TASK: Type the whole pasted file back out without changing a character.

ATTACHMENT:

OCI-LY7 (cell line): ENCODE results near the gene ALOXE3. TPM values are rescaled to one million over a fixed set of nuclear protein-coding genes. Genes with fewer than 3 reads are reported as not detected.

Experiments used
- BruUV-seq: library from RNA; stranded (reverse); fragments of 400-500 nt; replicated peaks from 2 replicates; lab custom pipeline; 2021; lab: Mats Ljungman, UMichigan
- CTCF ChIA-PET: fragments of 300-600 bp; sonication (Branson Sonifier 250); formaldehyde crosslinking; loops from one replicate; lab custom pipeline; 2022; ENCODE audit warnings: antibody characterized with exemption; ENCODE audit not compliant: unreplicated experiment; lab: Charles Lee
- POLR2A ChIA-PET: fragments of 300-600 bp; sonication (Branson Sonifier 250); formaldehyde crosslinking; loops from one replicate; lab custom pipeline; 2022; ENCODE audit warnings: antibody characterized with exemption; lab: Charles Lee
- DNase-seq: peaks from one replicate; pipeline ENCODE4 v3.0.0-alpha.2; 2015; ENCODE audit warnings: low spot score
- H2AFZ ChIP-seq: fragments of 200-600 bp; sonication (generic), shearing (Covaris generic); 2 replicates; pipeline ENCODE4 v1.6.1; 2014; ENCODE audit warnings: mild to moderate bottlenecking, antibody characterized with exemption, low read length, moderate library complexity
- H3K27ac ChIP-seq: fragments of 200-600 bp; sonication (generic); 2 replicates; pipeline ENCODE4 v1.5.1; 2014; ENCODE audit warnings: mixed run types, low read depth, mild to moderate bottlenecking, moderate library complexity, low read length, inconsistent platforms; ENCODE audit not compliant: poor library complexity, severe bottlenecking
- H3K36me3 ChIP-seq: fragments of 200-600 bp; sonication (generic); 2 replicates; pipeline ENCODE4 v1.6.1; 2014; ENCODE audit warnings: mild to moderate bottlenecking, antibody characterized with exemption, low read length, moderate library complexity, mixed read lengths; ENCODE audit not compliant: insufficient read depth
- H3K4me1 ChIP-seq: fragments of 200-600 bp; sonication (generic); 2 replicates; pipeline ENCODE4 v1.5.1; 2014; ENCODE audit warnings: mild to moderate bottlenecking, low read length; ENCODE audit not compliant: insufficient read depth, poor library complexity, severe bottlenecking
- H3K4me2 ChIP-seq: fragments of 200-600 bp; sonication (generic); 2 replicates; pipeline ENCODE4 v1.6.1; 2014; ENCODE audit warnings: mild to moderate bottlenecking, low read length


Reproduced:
OCI-LY7 (cell line): ENCODE results near the gene ALOXE3. TPM values are rescaled to one million over a fixed set of nuclear protein-coding genes. Genes with fewer than 3 reads are reported as not detected.

Experiments used
- BruUV-seq: library from RNA; stranded (reverse); fragments of 400-500 nt; replicated peaks from 2 replicates; lab custom pipeline; 2021; lab: Mats Ljungman, UMichigan
- CTCF ChIA-PET: fragments of 300-600 bp; sonication (Branson Sonifier 250); formaldehyde crosslinking; loops from one replicate; lab custom pipeline; 2022; ENCODE audit warnings: antibody characterized with exemption; ENCODE audit not compliant: unreplicated experiment; lab: Charles Lee
- POLR2A ChIA-PET: fragments of 300-600 bp; sonication (Branson Sonifier 250); formaldehyde crosslinking; loops from one replicate; lab custom pipeline; 2022; ENCODE audit warnings: antibody characterized with exemption; lab: Charles Lee
- DNase-seq: peaks from one replicate; pipeline ENCODE4 v3.0.0-alpha.2; 2015; ENCODE audit warnings: low spot score
- H2AFZ ChIP-seq: fragments of 200-600 bp; sonication (generic), shearing (Covaris generic); 2 replicates; pipeline ENCODE4 v1.6.1; 2014; ENCODE audit warnings: mild to moderate bottlenecking, antibody characterized with exemption, low read length, moderate library complexity
- H3K27ac ChIP-seq: fragments of 200-600 bp; sonication (generic); 2 replicates; pipeline ENCODE4 v1.5.1; 2014; ENCODE audit warnings: mixed run types, low read depth, mild to moderate bottlenecking, moderate library complexity, low read length, inconsistent platforms; ENCODE audit not compliant: poor library complexity, severe bottlenecking
- H3K36me3 ChIP-seq: fragments of 200-600 bp; sonication (generic); 2 replicates; pipeline ENCODE4 v1.6.1; 2014; ENCODE audit warnings: mild to moderate bottlenecking, antibody characterized with exemption, low read length, moderate library complexity, mixed read lengths; ENCODE audit not compliant: insufficient read depth
- H3K4me1 ChIP-seq: fragments of 200-600 bp; sonication (generic); 2 replicates; pipeline ENCODE4 v1.5.1; 2014; ENCODE audit warnings: mild to moderate bottlenecking, low read length; ENCODE audit not compliant: insufficient read depth, poor library complexity, severe bottlenecking
- H3K4me2 ChIP-seq: fragments of 200-600 bp; sonication (generic); 2 replicates; pipeline ENCODE4 v1.6.1; 2014; ENCODE audit warnings: mild to moderate bottlenecking, low read length